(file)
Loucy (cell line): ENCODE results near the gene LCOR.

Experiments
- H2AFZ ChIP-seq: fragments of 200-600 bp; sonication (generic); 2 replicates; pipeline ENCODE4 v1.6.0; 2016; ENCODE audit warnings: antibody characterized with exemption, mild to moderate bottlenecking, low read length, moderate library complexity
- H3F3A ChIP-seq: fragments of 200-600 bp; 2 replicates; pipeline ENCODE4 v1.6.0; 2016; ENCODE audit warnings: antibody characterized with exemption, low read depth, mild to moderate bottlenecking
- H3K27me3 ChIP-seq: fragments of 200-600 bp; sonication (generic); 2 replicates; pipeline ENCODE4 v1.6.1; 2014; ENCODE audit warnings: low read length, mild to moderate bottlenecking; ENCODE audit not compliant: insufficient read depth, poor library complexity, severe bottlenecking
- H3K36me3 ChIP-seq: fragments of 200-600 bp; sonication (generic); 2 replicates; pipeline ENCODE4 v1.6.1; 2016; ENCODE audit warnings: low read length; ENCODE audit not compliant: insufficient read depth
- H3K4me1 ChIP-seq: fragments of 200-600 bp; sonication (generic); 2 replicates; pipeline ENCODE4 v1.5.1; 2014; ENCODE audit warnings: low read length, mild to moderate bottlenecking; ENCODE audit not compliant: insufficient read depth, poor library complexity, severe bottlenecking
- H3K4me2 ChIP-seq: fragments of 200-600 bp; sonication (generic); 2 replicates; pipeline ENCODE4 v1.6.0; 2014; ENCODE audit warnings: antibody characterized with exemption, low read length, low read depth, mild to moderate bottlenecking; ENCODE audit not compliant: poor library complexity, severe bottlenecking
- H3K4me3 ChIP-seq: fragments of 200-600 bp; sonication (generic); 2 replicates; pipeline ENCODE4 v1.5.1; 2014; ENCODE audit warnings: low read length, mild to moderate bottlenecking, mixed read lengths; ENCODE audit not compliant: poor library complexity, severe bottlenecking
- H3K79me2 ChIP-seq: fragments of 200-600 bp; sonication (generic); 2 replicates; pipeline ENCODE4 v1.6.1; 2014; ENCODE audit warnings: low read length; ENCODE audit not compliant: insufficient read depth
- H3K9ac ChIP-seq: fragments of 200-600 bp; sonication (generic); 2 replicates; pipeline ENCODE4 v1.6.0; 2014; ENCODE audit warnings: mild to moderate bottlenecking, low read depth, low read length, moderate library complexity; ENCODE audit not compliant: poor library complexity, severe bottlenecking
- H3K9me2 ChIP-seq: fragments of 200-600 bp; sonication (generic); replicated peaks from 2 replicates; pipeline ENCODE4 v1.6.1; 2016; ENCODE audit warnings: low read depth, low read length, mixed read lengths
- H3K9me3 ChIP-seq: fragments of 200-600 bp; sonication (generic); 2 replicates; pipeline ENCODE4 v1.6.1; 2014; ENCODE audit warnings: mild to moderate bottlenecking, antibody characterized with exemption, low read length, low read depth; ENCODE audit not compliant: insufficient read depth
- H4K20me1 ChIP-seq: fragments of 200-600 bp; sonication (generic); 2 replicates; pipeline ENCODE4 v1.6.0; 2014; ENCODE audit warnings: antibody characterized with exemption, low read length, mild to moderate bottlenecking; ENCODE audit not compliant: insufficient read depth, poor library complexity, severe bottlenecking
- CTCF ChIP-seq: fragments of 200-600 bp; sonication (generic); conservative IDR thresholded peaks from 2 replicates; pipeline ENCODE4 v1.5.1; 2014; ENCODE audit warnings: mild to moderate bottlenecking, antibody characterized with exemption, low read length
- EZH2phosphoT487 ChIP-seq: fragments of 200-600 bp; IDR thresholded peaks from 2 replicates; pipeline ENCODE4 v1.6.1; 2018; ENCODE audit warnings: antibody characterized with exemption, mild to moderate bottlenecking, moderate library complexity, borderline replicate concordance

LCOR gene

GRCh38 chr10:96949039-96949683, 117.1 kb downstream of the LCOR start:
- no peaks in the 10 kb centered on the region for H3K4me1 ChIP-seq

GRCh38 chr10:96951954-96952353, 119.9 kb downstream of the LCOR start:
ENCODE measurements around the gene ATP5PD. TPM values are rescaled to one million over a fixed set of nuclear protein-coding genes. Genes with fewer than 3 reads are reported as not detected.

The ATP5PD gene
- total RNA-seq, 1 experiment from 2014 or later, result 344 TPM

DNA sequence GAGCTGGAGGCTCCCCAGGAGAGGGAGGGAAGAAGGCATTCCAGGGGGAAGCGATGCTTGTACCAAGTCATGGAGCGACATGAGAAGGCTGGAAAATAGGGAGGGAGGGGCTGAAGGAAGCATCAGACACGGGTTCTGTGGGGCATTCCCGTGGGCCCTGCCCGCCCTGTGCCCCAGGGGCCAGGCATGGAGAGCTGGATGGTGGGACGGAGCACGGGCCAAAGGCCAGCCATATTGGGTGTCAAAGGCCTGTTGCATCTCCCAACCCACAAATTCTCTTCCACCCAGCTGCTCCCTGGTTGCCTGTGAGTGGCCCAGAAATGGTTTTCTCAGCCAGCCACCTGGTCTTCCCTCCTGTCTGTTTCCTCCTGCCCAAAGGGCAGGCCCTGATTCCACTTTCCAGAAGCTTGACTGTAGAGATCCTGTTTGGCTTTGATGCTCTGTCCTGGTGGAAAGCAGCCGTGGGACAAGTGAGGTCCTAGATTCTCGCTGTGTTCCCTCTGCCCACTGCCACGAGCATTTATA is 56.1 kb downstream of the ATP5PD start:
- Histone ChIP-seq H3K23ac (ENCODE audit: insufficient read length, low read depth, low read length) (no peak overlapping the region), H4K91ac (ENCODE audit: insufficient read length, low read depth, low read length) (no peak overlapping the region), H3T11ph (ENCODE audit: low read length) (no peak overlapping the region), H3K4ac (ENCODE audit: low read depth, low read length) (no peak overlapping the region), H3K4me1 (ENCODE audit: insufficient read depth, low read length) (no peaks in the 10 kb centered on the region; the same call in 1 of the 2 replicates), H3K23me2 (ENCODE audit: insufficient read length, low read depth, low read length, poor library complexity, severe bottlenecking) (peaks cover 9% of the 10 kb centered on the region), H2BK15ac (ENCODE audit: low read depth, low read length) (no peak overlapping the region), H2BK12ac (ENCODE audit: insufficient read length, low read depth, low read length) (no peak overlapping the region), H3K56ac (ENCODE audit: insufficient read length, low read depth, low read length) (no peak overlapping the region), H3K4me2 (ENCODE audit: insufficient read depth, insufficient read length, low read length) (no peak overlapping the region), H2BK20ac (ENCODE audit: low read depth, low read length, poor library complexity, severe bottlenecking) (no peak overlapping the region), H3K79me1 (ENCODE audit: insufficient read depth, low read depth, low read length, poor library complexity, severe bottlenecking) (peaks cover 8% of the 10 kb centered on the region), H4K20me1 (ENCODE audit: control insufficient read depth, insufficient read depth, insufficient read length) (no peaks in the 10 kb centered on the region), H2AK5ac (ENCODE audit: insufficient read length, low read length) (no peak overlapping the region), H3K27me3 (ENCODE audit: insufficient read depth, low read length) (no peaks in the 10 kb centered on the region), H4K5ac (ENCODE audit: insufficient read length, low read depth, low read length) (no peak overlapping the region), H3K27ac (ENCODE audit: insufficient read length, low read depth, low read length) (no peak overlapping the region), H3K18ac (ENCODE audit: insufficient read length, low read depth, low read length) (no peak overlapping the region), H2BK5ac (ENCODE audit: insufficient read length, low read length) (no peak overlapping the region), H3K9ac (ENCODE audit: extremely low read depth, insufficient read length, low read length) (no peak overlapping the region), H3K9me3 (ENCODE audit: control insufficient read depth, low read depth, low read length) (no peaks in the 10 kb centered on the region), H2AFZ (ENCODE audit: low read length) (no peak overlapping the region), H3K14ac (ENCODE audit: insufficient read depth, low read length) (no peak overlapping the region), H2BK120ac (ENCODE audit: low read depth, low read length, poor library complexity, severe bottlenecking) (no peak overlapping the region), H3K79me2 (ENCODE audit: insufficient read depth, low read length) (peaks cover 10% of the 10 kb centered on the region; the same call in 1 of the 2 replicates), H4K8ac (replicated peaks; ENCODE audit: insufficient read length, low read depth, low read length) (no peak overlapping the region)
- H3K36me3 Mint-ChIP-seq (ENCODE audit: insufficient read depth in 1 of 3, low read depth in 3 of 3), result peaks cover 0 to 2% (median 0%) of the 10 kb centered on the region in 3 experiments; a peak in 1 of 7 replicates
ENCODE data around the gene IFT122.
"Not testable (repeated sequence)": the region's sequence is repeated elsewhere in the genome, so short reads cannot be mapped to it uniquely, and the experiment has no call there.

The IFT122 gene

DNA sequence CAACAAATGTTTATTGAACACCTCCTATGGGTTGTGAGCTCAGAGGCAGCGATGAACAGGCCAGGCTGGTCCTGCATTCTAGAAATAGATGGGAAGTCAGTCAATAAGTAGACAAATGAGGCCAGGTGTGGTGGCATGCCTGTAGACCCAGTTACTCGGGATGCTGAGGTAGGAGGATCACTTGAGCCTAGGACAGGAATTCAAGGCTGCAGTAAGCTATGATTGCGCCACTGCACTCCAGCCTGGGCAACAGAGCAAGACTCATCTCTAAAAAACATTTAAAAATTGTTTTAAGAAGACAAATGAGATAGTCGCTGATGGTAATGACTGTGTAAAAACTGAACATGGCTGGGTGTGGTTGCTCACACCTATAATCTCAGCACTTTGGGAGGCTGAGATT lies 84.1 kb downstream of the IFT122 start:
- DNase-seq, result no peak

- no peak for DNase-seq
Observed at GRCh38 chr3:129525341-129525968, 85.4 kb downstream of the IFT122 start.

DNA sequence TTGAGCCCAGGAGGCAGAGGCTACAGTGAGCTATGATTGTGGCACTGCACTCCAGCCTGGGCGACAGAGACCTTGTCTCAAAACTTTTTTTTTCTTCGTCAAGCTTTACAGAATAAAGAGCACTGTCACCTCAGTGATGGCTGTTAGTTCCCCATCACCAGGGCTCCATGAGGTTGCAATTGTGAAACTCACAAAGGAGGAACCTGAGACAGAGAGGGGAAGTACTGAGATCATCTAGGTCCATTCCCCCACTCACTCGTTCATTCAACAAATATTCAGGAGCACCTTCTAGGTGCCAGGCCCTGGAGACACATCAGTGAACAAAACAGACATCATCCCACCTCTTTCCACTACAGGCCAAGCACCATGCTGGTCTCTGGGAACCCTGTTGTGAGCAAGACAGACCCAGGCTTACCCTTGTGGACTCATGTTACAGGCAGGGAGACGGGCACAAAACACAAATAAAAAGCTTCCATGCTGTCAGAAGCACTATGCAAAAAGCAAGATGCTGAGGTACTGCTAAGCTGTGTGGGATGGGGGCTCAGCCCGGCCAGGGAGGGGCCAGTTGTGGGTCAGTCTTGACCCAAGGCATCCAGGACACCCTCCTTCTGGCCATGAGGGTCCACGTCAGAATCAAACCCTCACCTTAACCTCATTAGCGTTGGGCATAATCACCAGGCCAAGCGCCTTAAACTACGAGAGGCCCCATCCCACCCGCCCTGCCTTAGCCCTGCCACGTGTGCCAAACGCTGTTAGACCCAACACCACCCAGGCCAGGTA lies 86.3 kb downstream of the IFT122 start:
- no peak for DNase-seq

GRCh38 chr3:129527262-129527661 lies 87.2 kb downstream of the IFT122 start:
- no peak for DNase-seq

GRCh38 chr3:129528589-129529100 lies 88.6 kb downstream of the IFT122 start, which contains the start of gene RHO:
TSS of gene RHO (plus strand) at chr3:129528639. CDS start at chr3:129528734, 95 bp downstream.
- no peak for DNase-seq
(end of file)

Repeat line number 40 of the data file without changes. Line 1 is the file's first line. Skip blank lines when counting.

- no peak for DNase-seq